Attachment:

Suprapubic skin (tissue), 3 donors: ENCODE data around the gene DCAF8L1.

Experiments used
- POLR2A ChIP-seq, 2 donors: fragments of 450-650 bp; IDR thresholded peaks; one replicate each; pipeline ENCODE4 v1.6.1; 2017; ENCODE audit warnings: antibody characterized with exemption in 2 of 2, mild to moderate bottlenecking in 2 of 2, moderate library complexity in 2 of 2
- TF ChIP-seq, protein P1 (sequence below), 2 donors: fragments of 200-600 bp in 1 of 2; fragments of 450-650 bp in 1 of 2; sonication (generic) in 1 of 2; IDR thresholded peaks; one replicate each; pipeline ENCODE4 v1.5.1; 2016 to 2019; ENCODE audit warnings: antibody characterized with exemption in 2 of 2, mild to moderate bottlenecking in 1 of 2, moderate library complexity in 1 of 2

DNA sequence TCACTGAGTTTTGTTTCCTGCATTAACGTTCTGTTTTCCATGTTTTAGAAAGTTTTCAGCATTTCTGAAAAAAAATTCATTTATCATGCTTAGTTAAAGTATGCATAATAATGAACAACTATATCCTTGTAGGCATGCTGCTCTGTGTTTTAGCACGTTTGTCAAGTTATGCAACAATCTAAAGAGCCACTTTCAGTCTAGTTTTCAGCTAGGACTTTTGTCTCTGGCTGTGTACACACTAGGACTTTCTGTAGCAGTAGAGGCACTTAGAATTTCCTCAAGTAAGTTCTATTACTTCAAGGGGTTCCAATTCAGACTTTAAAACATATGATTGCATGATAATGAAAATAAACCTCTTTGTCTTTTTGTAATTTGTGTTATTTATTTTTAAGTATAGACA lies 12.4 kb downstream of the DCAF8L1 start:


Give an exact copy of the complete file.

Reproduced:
Suprapubic skin (tissue), 3 donors: ENCODE data around the gene DCAF8L1.

Experiments used
- POLR2A ChIP-seq, 2 donors: fragments of 450-650 bp; IDR thresholded peaks; one replicate each; pipeline ENCODE4 v1.6.1; 2017; ENCODE audit warnings: antibody characterized with exemption in 2 of 2, mild to moderate bottlenecking in 2 of 2, moderate library complexity in 2 of 2
- TF ChIP-seq, protein P1 (sequence below), 2 donors: fragments of 200-600 bp in 1 of 2; fragments of 450-650 bp in 1 of 2; sonication (generic) in 1 of 2; IDR thresholded peaks; one replicate each; pipeline ENCODE4 v1.5.1; 2016 to 2019; ENCODE audit warnings: antibody characterized with exemption in 2 of 2, mild to moderate bottlenecking in 1 of 2, moderate library complexity in 1 of 2

DNA sequence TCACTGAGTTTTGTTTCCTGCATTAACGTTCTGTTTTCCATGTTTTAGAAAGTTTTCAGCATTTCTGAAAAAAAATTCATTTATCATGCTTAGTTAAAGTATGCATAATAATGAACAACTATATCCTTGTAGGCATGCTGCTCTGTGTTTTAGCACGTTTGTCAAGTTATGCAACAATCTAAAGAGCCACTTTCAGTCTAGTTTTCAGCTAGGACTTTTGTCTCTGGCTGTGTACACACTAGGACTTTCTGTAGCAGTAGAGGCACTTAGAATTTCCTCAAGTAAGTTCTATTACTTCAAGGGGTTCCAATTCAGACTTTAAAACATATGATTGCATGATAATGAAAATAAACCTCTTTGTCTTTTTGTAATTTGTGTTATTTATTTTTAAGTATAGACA lies 12.4 kb downstream of the DCAF8L1 start: